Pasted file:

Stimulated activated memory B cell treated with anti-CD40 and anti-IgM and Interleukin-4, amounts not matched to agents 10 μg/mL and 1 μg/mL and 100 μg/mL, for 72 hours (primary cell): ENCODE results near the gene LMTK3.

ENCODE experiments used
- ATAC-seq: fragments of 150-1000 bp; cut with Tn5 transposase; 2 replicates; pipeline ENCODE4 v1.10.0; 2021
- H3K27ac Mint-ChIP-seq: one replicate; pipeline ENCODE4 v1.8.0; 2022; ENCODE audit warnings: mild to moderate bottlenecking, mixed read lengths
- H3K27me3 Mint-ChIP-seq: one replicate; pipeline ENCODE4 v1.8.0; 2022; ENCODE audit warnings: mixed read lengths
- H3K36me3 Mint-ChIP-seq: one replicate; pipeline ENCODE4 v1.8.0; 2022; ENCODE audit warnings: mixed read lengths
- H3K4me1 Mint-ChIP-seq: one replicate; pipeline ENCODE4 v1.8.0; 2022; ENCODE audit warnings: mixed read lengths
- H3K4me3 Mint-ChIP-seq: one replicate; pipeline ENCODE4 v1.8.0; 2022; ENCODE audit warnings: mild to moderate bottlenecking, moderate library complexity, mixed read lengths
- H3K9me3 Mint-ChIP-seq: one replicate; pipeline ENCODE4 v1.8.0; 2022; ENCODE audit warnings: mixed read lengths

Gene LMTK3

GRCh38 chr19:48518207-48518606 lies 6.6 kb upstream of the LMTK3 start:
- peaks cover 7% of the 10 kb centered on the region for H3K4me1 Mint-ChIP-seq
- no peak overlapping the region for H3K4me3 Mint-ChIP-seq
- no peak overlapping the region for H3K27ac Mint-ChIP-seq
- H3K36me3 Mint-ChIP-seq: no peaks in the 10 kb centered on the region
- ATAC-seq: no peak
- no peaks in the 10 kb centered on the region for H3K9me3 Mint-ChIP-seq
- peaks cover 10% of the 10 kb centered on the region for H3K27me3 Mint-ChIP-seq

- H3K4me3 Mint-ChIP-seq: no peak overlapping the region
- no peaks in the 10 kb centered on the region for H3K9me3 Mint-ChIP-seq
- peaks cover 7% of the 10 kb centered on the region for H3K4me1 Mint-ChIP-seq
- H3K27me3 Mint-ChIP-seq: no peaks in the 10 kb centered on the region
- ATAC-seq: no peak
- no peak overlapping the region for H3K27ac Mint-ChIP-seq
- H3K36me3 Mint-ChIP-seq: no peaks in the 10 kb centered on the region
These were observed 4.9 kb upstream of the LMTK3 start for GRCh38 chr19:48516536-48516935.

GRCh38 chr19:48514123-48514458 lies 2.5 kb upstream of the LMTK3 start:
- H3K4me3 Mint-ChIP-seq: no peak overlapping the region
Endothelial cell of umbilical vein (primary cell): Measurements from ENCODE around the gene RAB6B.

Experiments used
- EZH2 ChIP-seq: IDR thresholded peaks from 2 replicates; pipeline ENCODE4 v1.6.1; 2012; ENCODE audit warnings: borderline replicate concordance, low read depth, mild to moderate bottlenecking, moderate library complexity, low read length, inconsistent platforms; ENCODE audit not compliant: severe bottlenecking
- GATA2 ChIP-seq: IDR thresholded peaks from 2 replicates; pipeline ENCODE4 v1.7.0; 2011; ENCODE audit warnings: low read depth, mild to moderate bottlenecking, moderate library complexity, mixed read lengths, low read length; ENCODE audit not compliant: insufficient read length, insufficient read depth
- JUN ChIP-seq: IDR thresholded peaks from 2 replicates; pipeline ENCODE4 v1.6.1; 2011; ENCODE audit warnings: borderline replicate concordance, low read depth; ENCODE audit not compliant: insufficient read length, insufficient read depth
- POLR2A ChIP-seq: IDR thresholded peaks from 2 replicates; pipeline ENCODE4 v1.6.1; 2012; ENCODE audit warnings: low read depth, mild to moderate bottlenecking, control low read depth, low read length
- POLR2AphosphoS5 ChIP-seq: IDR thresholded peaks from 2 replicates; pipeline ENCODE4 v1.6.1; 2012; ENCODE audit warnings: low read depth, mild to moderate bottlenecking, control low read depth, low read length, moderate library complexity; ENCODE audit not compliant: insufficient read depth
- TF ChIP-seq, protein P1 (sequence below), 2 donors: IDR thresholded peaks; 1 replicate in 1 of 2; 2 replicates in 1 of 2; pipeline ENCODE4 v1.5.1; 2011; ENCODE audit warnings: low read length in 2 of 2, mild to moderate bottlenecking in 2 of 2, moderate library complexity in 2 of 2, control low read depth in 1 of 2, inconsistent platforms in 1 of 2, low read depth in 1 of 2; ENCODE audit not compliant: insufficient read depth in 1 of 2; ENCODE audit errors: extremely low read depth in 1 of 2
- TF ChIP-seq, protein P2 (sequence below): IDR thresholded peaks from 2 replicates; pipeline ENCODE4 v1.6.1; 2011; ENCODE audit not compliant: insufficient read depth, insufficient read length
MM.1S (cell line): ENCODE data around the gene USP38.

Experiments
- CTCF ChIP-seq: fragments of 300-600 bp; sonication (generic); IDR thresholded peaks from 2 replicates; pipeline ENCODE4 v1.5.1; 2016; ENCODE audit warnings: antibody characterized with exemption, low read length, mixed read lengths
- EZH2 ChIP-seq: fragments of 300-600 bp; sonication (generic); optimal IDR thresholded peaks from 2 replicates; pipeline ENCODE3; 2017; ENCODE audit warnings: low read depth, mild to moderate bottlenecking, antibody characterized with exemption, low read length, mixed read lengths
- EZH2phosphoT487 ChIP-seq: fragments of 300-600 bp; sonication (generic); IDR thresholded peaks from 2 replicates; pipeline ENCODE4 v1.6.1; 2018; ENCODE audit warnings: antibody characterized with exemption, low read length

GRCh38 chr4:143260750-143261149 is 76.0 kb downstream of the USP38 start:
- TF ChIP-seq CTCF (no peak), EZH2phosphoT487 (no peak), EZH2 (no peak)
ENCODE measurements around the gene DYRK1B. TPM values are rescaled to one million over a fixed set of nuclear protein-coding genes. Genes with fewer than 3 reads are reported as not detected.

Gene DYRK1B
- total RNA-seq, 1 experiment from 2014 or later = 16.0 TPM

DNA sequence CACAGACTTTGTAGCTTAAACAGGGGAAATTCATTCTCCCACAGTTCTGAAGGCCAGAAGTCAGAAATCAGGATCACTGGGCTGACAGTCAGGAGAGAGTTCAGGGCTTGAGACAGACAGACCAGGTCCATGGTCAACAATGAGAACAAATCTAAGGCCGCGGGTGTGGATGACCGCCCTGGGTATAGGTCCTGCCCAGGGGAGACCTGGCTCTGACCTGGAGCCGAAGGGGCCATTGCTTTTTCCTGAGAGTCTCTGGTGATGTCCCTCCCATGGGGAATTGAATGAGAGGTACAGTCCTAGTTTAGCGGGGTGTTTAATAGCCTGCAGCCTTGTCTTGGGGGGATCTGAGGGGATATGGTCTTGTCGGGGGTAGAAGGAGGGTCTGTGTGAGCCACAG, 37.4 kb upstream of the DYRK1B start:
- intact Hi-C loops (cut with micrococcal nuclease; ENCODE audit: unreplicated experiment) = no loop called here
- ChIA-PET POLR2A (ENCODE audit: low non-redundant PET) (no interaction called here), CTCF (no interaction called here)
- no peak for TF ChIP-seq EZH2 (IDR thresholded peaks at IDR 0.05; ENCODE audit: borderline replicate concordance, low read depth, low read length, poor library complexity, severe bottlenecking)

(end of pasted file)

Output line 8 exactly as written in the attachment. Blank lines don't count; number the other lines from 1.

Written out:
- H3K4me3 Mint-ChIP-seq: one replicate; pipeline ENCODE4 v1.8.0; 2022; ENCODE audit warnings: mild to moderate bottlenecking, moderate library complexity, mixed read lengths